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Guide To Understanding Deeds
A deed is a legal instrument used to grant a right. Deeds are part of the broader category of documents under seal. Deeds can best be described as formalised contracts, requiring the agreement of more than one person. Deeds can therefore be distinguished from covenants, which being also under seal, are unilateral promises. The deed is best known as the method of transferring title to real estate from one person to another, often using a description of its "metes and bounds." However, by the general definition, powers of attorney, commissions, patents, and even diplomas conferring academic degrees are also deeds.
Historically at common law, for an instrument to be a valid deed it needed five things:
Conditions attached to the acceptance of a deed are known as covenants.
Types of Deeds
General Warranty and Special Warranty
In the transfer of real estate, a deed conveys ownership from the old owner (the grantor) to the new owner (the grantee), and can include various warranties. The precise name of these warranties differ by jurisdiction. However the basic difference between them is the degree to which the grantor warrants the title. The grantor may give a general warranty of title against any claims, or the warranty may be limited only to claims which occurred after the grantor obtained the real estate. The latter type of deed is usually known as a special warranty deed. While a general warranty deed is normally used for residential real estate sales and transfers, special warranty deeds are more commonly used in commercial transactions.
Bargain and Sale Deed
A third type of deed, known as a bargain and sale deed, implies that the grantor has the right to convey title but makes no warranties against encumbrances. This type of deed is most commonly used by court officials or fiduciaries that hold the property by force of law rather than title, such as properties seized for unpaid taxes and sold at sheriff's sale, or an Executor.
A so-called quitclaim deed is (in most states) actually not a deed at all--it is actually an estoppel disclaiming rights of the person signing it to property.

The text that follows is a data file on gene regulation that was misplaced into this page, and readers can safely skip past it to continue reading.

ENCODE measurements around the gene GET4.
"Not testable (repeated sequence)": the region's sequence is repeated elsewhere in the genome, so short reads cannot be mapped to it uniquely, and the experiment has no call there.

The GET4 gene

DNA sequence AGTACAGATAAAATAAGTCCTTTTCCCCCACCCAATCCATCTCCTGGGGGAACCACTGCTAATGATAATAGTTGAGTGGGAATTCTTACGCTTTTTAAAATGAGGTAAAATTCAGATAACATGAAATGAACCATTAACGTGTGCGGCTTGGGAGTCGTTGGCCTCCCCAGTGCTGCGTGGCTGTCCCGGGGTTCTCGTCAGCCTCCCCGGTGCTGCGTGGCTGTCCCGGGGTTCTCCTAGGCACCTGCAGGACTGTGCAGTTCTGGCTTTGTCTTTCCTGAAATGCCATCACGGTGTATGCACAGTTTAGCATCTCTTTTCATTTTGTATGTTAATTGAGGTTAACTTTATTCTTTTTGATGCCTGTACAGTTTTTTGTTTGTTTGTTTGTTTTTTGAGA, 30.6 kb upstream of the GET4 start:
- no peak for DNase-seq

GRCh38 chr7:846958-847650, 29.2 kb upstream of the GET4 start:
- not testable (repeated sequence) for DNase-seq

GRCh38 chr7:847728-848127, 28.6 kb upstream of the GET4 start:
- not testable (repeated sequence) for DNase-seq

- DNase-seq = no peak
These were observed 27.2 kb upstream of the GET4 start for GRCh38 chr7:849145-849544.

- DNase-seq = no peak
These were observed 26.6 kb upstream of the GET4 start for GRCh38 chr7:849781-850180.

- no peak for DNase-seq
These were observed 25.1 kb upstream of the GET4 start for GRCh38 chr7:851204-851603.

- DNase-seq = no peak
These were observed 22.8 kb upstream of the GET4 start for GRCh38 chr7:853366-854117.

Deed of Trust
In some jurisdictions, a deed of trust is used as an equivalent to a mortgage. A trust deed isn’t like the other types of deeds; it’s not used to transfer property directly. It is commonly used in some states (California, for example) to transfer title to land to a “trustee,” usually a trust or title company, which holds the title as security ("in escrow") for a loan. When the loan is paid off, title is transferred to the borrower by recording a release of the obligation and the trustee's contingent ownership is extinguished. Otherwise (upon default), the trustee will liquidate the property (with a new deed) and offset the lender's loss with the proceeds.
Usually the transfer of ownership of real estate is registered at a cadastre in the United Kingdom. In most parts of the United States, deeds must be submitted to the Recorder of deeds, who acts as a cadastre, to be registered. An unrecorded deed may be valid proof of ownership between the parties, but may have no effect upon third-party claims until disclosed or recorded. A local statute may prescribe a period beyond which unrecorded deeds become void as to third-parties, at least as to intervening acts.
Ownership transfer may also be crafted within deeds to pass by demise, as where a property is held in concurrent estate such as "joint tenants with right of survivorship" (JTWROS), "tenants by the entirety", or as a life estate. In each case, the title to the property immediately and automatically vests in the named survivor(s) upon the death of the other tenant(s).
Pardons as Deeds
In the United States of America, a pardon of the President was at one time considered to be a deed and thus needed to be accepted by the recipient. This made it impossible to grant a pardon posthumously. However, in the case of Henry Ossian Flipper, this view was altered when President Bill Clinton pardoned him in 1999.